24. Sometimes, waiting til the last minute is best, because then you work super, super fast!
  25. It’s ok to be a good writer but to not enjoy writing!
  26. Be a Labrador for those that you love, and a PO’d Doberman against those who seek to wrong them.
  27. Life is too short to take it seriously all the time. Be goofy; smile; and the word will eventually smile back at you, if even just for one brilliant moment.

About mavity2012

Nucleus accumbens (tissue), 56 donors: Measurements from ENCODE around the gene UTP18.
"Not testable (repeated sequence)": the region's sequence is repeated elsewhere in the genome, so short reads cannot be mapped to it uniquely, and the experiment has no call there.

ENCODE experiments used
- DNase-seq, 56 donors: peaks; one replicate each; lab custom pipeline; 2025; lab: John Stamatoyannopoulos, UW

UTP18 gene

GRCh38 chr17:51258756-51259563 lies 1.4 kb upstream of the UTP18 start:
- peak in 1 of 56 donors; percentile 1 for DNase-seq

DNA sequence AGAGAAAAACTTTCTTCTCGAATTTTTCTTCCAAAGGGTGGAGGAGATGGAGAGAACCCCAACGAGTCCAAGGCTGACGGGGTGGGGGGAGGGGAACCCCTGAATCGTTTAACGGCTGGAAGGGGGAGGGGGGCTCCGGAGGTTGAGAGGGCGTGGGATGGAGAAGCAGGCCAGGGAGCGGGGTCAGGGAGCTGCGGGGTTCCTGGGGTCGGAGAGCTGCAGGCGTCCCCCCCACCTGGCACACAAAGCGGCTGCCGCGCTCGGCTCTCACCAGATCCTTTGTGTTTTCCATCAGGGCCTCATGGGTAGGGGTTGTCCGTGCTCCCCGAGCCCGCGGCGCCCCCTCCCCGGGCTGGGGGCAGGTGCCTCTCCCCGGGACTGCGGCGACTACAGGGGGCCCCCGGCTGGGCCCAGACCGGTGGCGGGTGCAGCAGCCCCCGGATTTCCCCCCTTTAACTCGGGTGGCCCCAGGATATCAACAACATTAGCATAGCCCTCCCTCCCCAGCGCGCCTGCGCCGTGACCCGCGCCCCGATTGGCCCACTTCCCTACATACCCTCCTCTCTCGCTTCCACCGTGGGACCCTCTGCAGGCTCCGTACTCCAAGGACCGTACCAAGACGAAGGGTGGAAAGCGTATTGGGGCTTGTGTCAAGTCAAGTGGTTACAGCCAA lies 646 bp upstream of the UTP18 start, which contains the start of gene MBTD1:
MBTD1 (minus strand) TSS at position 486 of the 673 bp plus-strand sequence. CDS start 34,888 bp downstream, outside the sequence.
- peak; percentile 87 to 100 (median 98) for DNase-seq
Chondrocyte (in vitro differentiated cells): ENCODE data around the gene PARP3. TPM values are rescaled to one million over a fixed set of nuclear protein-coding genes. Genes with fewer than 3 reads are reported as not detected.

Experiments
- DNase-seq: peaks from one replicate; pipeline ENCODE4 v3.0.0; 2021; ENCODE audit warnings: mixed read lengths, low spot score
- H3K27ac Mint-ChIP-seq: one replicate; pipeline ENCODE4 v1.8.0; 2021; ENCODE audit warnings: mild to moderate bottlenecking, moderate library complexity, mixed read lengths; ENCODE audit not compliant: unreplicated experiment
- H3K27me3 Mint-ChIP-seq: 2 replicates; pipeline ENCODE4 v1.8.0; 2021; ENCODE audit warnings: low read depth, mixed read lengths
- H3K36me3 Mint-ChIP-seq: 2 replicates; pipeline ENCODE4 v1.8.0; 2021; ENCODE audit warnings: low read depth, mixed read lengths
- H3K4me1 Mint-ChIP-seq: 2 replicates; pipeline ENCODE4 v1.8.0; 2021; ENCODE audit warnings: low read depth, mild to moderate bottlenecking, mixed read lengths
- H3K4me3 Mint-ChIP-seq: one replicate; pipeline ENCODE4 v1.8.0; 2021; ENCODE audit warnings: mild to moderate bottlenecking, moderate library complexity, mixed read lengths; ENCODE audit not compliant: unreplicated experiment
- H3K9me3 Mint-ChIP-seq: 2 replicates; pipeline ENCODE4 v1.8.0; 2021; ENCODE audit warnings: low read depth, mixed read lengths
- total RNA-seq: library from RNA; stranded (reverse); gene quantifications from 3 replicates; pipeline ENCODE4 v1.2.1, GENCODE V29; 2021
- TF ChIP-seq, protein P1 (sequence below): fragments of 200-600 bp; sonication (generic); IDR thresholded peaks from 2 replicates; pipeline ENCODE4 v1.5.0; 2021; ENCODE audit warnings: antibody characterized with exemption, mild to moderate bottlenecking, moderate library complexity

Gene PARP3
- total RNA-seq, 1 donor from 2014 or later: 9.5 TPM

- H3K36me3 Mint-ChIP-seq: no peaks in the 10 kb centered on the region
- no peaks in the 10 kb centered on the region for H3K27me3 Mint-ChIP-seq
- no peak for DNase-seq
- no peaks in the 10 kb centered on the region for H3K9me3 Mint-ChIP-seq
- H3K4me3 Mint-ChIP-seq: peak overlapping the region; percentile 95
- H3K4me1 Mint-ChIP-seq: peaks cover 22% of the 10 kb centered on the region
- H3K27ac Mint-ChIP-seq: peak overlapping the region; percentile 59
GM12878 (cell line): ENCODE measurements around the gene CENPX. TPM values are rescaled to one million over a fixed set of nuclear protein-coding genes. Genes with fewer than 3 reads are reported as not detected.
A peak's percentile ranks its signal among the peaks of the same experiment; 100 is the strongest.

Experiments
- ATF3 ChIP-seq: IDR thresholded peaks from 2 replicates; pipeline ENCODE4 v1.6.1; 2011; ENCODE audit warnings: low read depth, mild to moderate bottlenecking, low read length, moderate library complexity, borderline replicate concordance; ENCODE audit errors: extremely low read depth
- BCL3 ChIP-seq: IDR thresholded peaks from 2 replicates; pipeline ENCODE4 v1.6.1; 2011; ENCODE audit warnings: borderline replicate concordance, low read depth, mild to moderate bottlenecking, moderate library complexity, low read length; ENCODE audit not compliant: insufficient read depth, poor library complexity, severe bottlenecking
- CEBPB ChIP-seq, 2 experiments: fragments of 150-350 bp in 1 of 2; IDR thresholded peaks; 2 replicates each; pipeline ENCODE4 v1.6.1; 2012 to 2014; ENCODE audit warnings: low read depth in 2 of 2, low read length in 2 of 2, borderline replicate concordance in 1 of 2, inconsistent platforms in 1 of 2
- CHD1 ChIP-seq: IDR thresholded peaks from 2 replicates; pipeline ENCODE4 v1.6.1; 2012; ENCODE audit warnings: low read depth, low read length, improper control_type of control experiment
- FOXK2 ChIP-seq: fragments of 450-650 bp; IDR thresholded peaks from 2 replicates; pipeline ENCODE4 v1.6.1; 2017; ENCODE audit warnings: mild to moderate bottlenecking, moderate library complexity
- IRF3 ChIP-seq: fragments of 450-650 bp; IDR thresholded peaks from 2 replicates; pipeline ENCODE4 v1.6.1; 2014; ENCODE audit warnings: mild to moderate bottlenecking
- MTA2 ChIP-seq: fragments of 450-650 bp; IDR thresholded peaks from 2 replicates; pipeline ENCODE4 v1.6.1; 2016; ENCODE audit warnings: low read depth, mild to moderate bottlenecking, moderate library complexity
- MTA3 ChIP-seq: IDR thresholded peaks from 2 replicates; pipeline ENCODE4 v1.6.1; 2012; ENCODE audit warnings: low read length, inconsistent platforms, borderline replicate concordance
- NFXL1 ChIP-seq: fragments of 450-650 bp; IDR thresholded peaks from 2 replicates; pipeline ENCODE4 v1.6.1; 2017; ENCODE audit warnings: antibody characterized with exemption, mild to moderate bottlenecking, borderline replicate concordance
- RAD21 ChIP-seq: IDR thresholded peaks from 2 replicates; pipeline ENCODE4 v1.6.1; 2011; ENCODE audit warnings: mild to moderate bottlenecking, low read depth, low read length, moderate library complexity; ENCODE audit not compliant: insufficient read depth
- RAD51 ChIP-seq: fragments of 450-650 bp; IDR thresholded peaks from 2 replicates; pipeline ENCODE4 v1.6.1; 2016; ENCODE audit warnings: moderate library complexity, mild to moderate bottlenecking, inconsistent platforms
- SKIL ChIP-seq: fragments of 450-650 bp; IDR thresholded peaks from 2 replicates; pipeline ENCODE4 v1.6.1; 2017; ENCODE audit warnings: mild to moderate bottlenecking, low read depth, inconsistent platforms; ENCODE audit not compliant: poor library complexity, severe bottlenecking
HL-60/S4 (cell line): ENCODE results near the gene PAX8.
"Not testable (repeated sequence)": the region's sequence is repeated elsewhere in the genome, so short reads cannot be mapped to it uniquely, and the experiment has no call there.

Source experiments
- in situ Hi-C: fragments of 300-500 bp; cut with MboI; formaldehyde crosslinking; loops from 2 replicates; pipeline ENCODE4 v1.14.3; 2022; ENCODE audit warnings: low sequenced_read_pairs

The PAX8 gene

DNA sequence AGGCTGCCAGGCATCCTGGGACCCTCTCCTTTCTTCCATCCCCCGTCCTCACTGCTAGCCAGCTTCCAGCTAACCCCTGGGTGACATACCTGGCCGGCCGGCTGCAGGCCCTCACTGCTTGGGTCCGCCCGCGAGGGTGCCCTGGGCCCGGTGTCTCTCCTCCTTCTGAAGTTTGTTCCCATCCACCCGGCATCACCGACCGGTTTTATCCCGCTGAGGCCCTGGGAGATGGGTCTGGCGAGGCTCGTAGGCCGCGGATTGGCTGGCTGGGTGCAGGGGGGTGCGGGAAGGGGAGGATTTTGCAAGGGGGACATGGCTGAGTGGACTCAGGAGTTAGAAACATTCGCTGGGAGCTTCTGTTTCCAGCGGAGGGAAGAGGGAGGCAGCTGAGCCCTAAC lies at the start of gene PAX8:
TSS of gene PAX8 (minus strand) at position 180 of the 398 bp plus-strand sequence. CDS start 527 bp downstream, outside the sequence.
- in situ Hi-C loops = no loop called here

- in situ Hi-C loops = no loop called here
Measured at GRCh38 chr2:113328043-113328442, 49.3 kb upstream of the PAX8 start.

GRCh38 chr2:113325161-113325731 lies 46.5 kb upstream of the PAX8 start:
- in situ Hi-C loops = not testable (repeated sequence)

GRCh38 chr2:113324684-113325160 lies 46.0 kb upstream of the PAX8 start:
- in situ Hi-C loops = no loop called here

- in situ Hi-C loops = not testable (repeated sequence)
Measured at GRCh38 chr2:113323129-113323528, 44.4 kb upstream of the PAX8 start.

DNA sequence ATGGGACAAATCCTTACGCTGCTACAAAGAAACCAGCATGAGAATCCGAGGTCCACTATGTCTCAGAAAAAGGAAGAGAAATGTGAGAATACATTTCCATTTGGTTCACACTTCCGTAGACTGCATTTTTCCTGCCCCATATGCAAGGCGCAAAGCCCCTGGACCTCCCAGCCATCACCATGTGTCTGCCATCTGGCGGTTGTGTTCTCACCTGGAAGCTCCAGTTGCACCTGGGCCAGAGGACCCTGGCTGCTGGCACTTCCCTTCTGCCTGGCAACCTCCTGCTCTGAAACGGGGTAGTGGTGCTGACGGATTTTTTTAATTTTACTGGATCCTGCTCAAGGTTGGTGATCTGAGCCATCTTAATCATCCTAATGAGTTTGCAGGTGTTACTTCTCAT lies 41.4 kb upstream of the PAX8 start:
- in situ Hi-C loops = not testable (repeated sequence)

I am a Senior Partner operating out of the Atlanta office of Fisher & Phillips LLP, one of the Nation’s oldest and largest management employment and labor firms. My practice is national and keeps me on the road or in one of our 28 offices about 50 percent of the time. I created and co-chair the Firm's Workplace Safety and Catastrophe Management Practice Group. I have almost 29 years of experience as a labor lawyer, but rely even more heavily on the experience I gained in working in my family's various businesses, and through dealing with practical client issues. Employers tell me that they seldom meet an attorney who delivers on his promise to provide practical guidance and to be a business partner. As a result, some executives probably use different terms than “practical” to describe my fellow travelers in the profession. I don't enjoy the luxury of being impractical because I spend much of my time on shop floors and construction sites dealing with safety, union and related issues which are driven by real world processes and the need to protect and get the most out of one's most important business assets ... its employees. That's one of the reasons that I view safety compliance as a way to also manage problem employees, reduce litigation and develop the type of work environment that makes unions unnecessary. Starting out dealing with union-management challenges and a stint in the NLRB have better equipped me to see the interrelationship of legal and workplace factors. I am proud also of my experience at Fisher & Phillips, where providing “practical advice” is second only to legal excellence among the Firm’s values. Our website lists me as having provided counsel for over 225 occasions of union activity, guided unionized companies, and as having managed approximately 450 OSHA fatality cases in construction and general industry, ranging from dust explosions to building collapses, in virtually every state. I have coordinated complex inspections involving multi-employer sites, corporate-wide compliance, and issues involving criminal referral. As a full labor lawyer, I oversee audits of corporate labor, HR, and safety compliance. I have responded to virtually every type of day-to-day workplace inquiry, and have handled cases before the EEOC, OFCCP, NLRB, and numerous other state and federal agencies. At F & P, all of us seek to spot issues and then rely upon attorneys in the Firm who concentrate on those areas. No tunnel vision. I teach or speak around 50 times per year to business associations, bar and professional groups, and to individual businesses. I serve on safety committees at three states’ AGC Chapters, teach at the AGC ASMTC